The term "Noxious Weed" refers to any non-native, invasive plant. The presence of these plants, whether indirect or direct, is detrimental to the local environment, agricultural crops and/or other desirable plants, livestock, or public and/or private property. Additionally, these plants may pose potential threats to the public health (Giant Hogweed). Caution must be taken with these plants, because while they may appear aesthetically pleasing, they can pose serious environmental threats.
What is an Invasive Plant Species
An "invasive species" is defined as a species that is:
A non-native species to the ecosystem under consideration; and,
Whose introduction either causes or is likely to cause economic or environmental harm, or harm to human health. See Executive Order 13112 for more information.
How Do Invasive Plants Impact Us?
Invasive Species can effect negatively effect ecosystems in a multitude of ways. Effects can include:
Displacing native species
Reducing native wildlife habitat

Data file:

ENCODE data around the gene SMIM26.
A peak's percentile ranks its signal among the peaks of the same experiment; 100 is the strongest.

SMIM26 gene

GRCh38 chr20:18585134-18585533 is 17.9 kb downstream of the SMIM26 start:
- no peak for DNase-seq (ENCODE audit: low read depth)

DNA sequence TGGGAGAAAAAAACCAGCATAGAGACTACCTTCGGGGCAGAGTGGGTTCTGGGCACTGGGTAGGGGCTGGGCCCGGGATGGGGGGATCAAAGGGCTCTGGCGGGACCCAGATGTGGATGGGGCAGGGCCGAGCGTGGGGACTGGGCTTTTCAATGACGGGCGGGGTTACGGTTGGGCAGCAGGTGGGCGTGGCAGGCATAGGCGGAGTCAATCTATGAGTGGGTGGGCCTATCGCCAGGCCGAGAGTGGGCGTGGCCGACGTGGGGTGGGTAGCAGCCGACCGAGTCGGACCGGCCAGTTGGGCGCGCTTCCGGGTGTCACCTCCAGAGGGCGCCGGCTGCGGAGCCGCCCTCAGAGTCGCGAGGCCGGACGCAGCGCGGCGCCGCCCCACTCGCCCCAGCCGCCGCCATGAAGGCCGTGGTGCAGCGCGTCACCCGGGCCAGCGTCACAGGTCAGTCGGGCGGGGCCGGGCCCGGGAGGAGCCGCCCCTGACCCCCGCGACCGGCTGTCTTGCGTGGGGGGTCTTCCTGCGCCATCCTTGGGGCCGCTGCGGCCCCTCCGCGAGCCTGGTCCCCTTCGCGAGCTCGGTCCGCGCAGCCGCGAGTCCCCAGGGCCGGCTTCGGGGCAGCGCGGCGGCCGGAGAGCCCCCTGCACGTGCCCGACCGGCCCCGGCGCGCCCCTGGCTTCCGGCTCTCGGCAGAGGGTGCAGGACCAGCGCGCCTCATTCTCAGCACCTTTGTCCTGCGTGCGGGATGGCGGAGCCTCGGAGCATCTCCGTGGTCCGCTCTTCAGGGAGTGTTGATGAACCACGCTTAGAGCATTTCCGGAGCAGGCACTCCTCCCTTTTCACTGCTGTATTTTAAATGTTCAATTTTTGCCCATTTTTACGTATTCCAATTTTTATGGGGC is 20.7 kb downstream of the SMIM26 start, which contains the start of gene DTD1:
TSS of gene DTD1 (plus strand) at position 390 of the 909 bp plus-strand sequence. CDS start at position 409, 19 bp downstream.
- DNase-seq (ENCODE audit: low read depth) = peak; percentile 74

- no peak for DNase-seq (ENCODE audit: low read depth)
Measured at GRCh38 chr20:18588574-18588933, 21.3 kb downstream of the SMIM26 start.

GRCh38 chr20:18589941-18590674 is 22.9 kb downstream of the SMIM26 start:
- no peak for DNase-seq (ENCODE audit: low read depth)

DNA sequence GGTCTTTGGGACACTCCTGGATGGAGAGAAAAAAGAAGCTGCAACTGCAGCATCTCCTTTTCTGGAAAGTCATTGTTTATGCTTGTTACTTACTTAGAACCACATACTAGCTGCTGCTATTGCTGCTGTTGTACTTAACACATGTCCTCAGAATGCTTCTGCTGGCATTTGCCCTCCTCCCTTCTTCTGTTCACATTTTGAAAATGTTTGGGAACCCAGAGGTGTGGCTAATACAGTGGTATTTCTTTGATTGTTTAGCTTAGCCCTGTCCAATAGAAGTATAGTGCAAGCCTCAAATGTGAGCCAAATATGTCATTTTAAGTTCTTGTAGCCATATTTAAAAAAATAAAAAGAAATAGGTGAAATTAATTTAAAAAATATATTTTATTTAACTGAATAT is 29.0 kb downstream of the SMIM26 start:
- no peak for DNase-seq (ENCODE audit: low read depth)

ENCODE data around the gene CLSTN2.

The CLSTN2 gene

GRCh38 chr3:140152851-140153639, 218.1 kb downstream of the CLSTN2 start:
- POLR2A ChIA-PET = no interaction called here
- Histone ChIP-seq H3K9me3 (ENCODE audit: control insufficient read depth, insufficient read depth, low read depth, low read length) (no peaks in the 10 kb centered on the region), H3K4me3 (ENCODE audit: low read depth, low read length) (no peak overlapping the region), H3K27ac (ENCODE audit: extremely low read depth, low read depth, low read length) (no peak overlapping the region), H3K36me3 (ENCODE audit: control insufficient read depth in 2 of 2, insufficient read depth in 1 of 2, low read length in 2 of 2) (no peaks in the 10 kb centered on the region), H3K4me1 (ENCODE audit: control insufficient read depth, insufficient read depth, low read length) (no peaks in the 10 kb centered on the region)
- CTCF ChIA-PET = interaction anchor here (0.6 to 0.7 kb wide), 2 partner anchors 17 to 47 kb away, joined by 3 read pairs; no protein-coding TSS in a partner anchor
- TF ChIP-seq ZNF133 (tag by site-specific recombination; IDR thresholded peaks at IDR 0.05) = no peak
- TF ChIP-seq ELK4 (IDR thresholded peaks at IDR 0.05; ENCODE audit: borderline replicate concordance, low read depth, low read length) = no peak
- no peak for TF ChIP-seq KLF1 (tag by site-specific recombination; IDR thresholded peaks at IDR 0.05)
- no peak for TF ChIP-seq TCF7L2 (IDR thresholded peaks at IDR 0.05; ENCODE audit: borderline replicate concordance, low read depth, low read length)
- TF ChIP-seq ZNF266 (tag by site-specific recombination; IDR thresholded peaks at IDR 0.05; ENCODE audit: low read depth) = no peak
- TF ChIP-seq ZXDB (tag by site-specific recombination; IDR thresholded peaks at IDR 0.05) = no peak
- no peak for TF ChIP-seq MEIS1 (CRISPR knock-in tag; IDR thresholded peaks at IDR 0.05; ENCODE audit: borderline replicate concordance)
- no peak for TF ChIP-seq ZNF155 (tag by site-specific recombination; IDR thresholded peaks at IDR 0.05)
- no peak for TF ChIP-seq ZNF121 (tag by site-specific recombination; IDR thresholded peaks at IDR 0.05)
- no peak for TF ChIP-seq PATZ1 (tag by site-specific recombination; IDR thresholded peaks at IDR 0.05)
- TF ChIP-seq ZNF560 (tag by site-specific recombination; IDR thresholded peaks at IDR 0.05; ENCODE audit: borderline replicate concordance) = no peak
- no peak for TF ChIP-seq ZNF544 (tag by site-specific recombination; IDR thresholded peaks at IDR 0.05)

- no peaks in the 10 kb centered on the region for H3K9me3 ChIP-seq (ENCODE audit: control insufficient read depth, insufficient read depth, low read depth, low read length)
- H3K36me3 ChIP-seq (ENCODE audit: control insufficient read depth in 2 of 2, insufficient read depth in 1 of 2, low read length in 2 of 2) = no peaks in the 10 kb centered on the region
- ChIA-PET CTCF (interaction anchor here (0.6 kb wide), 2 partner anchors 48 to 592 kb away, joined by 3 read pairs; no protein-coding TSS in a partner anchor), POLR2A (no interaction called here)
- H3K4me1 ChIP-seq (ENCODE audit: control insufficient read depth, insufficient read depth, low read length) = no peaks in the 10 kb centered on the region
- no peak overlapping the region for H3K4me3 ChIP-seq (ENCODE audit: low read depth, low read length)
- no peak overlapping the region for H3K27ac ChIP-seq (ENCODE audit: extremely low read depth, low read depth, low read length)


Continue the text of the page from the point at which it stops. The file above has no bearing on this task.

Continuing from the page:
Degrading recreational areas
Reducing forest health and productivity
Altering ecosystem processes
Common Invasive Terrestrial Plants Here In Vermont
Learn to identify! Learning to identify invasive plants is the first step in protecting our native areas. Learn more about invasive species in Vermont.
Routinely clean you boots, gear, boat, tires, and any other equipment exposed to the outdoors to remove insect and plant parts that may go on to spread invasives to new areas.
Plant native plants and remove any exotic ornamental plants in the garden. There are many good native alternatives to exotics available to choose from.
When camping, buy firewood that is within 30 miles of your campground instead of bringing your own from home or out of state. Invertebrates and plants can readily be transported on firewood hauled to and from a campsite. This can cause an invasive to be inadvertently brought to a new area.